miR-8084 induces epithelial-to-mesenchymal transition of breast cancer cells

Since epithelial to mesenchymal transition (EMT) confers metastatic potential of cancer cells [32], we postulated that miR-8084 might enhance migration and invasion by inducing EMT of breast cancer cells. To prove this postulation, breast cancer cells were transfected with either miR-8084 mimics or miR-8084 inhibitor, and the expression of the epithelial cell marker E-cadherin and the mesenchymal cell markers N-cadherin, vimentin and snail was analyzed. As shown in Fig. 5e, miR-8084 mimics induced an EMT-like morphology of BT549 cells, which exhibited a spindle-like and fibroblastic appearance; and the expression of mesenchymal markers was up-regulated and the expression of epithelial cell marker was down-regulated (Fig. 5g). In contrast, miR-8084 inhibitors inhibited EMT of MDA-MB-231 cells according to morphological change of cells (Fig. 5f) and protein levels of mesenchymal markers (Fig. 5g).

miR-8084 inhibits apoptosis by decreasing p53-BAX related pathway

Anti-apoptotic ability is an important characteristic of tumor cells. Previous study reported that ING2 induced apoptosis via p53 related pathway [19]. As a negative regulator for ING2, miR-8084 might hold an opposite effect to ING2 on apoptosis. We then analyzed the role of miR-8084 in serum starvation-induced apoptosis by flow cytometry. The results indicated that the apoptotic rate was significantly decreased in miR-8084 mimics transfected BT-549 cells compared to the control cells (**P < 0.01; Fig. 6a, b). Consistently, inhibition of miR-8084 enhanced apoptosis of MDA-MB-231 cells (**P < 0.01; Fig. 6d, e). Considering that ING2 can inhibit apoptosis by regulating p53 and BAX, we tested whether miR-8084 could influence the expression level of these apoptosis-related genes. As shown in Fig. 6c, f, ectopic expression of miR-8084 inhibited the expression levels of BAX and p53, as well as the expression and activation of PARP-1, in contrast, inhibition of miR-8084 enhanced the levels or activation of those proteins. These results indicated that miR-8084 could inhibit apoptosis in breast cancer cells, at least partly by regulating p53-BAX pathway.
Fig. 6
Fig. 6

miR-8084 inhibited apoptosis by decreasing p53-BAX related pathway. a Representative histograms depicting apoptosis of BT-549 transfected with miR-8084 mimics or control. b The percentage of apoptotic cells of three independent experiments ± SD (**P < 0.01). c Relative levels of apoptosis related markers (p53, BAX and PARP-1) in BT-549NC or BT-549miR-8084. d Representative histograms depicting apoptosis of MDA-MB-231 transfected with miR-8084 inhibitor or control. e The percentage of apoptotic cells of three independent experiments ± SD (**P < 0.01). f Relative levels of apoptosis related markers (p53, BAX and PARP-1) in MDA-MB-231NC or MDA-MB-231miR-8084 inhibitor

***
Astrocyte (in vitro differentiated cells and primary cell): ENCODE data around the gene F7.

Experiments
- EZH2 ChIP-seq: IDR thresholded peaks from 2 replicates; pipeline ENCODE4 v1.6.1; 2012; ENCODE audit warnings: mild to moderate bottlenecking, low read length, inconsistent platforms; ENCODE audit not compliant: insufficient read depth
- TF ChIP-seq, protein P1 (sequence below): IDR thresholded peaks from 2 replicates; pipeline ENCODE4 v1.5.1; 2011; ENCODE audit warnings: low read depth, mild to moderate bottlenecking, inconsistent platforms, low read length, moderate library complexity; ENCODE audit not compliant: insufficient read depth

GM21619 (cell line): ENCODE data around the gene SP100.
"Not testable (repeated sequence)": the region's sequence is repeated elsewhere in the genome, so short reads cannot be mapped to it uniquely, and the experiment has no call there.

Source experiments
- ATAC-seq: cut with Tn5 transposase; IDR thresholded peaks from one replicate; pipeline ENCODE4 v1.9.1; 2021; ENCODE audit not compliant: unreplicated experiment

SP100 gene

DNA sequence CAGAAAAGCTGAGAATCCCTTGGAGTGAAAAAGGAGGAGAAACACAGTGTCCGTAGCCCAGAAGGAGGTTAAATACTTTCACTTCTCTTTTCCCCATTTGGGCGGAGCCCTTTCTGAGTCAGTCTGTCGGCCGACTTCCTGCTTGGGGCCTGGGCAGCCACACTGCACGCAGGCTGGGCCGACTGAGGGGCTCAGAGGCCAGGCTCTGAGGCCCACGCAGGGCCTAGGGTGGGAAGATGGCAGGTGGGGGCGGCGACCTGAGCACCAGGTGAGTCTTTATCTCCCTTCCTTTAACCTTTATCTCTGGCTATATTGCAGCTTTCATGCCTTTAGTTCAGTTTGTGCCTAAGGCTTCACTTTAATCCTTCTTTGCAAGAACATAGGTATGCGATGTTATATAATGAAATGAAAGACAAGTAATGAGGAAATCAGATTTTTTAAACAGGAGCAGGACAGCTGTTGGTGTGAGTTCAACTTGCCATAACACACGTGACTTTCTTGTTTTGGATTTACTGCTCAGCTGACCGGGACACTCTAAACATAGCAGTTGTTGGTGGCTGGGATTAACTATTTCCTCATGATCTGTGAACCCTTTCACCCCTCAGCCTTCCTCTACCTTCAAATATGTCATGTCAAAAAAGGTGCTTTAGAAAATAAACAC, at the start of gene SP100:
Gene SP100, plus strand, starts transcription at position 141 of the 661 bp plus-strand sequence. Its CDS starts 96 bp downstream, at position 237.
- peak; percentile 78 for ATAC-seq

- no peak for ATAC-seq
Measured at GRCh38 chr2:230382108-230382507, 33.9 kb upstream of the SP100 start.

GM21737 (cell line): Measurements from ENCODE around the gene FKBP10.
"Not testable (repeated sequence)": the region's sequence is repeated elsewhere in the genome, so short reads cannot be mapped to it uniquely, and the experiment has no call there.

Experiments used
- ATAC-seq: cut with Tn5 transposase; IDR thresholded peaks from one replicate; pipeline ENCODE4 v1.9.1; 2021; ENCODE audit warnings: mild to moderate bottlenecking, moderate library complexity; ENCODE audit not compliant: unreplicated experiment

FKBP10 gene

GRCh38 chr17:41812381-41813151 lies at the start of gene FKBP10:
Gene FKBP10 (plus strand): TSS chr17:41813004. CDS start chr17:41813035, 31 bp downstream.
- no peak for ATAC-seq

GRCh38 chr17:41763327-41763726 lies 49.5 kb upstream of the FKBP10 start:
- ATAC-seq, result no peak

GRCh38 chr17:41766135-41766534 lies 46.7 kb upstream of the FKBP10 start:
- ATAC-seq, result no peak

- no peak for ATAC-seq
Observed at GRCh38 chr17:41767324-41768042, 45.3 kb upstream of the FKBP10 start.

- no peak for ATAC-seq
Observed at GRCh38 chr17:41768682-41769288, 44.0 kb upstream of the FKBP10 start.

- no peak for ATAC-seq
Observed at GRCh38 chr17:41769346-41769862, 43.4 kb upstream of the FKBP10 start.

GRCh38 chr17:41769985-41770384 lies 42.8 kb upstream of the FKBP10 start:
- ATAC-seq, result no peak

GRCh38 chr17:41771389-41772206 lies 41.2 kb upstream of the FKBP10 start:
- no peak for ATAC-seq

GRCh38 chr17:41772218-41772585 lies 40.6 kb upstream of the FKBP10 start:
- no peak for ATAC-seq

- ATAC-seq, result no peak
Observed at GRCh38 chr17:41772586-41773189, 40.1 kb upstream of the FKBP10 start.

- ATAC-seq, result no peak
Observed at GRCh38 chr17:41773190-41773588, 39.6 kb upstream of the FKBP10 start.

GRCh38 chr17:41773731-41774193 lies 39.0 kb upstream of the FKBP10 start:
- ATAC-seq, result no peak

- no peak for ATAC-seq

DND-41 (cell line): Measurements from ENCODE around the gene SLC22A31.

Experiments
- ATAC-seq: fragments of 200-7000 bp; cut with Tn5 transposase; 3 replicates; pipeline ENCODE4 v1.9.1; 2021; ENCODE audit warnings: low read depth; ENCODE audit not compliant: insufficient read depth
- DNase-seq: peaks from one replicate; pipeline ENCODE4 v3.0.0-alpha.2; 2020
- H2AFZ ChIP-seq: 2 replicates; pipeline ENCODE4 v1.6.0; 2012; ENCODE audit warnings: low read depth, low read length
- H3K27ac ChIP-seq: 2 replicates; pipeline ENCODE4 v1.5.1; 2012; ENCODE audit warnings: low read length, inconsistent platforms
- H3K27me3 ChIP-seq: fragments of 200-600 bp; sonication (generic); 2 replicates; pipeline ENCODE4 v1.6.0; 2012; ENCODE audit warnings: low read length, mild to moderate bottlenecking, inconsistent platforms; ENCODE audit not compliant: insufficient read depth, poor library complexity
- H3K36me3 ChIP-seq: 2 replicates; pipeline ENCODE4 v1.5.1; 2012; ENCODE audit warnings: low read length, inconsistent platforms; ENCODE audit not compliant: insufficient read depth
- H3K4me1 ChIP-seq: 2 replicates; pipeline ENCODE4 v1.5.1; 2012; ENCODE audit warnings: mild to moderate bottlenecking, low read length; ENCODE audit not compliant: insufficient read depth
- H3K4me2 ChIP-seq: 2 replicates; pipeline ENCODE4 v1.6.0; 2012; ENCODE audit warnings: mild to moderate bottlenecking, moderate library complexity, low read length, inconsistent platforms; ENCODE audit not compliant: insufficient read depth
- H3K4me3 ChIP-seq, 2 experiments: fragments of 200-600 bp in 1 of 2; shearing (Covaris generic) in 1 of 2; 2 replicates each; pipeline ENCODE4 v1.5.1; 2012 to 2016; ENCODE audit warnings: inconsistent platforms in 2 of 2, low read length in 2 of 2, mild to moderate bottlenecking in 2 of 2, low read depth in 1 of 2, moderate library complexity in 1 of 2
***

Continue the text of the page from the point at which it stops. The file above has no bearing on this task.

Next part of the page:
Discussion

Recent years, an increasing number of evidences have supported that miRNAs hold very important roles in many biological process, it would never be considered to be “Junk” as at the initial stage [20]. In the oncology research, miRNAs widely participate in tumorigenesis and progression of all kinds of tumors. Due to the detectability in serum, miRNAs can be used as diagnostic and prognostic biomarkers for cancers. miR-8084 is a novel recognized miRNA with few studies reported its function in disease. Here, we investigate the role of miR-8084 in breast cancer for the first time. We found miR-8084 is significantly up-regulated in both serum and tissue samples from source of breast cancer patients. This result supported that miR-8084 is expected to be a novel diagnostic marker for breast cancer. However, further large-sample investigation is needed to verify this result.

miRNAs promoting oncogenesis, progression and metastasis are classified as “oncomiRs” [2123]. OncomiRs performed their oncogenic activity by suppressing expression of tumor suppressor genes through either decreasing translation or increasing degradation of targeted mRNA [24, 25]. Our results indicate miR-8084 functions as an oncomiR which is able to suppress apoptosis and promote cell growth, cell migration and invasion in breast cancer; and the target gene for miR-8084 to carry out its pro-tumor function is ING2, which is the first reported potential target of miR-8084.

ING2, a member of the ING protein family, contains a highly conserved plant homeodomain (PHD) and nuclear localization sequences (NLS) [26, 27]. It has been considered as a tumor suppressor gene. Expression of ING2 is decreased in several kinds of cancer including lung cancer [28, 29], hepatocellular carcinoma [29] and breast cancer [30]. ING2 can bind to the histone H3 trimethylated at lysine4 (H3K4me3), indicating that it has potential ability of transcriptional transactivation [3133]. ING2 participates in the regulation of genes in several signal pathways, including p53-BAX, TGF-β, and PCNA. As a negative regulator of ING2, miR-8084 could be involved in the aforementioned signaling pathways through targeting ING2.

Proliferation is a key property of cancers, which is widely estimated by the assessment of factors like PCNA or Ki-67. PCNA, a nuclear protein, is essential for DNA replication and repair. Inhibition of PCNA could reduce AKT phosphorylation [34]. AKT, an oncogenic protein, promotes proliferation and reduces apoptosis in breast cancer [35]. The activation of AKT/ERK signaling is a key sign of promotion of proliferation, which is evaluated by their phosphorylated form. ING2 interacts with PCNA through its NCR domain, regulating its post-translational modification and DNA replication [36, 37]. ING2 could regulate AKT/ERK signals via PCNA. Our results showed that miR-8084 could enhance the proliferation by increasing the expression of PCNA and Ki-67, and activating ERK1/2 and AKT.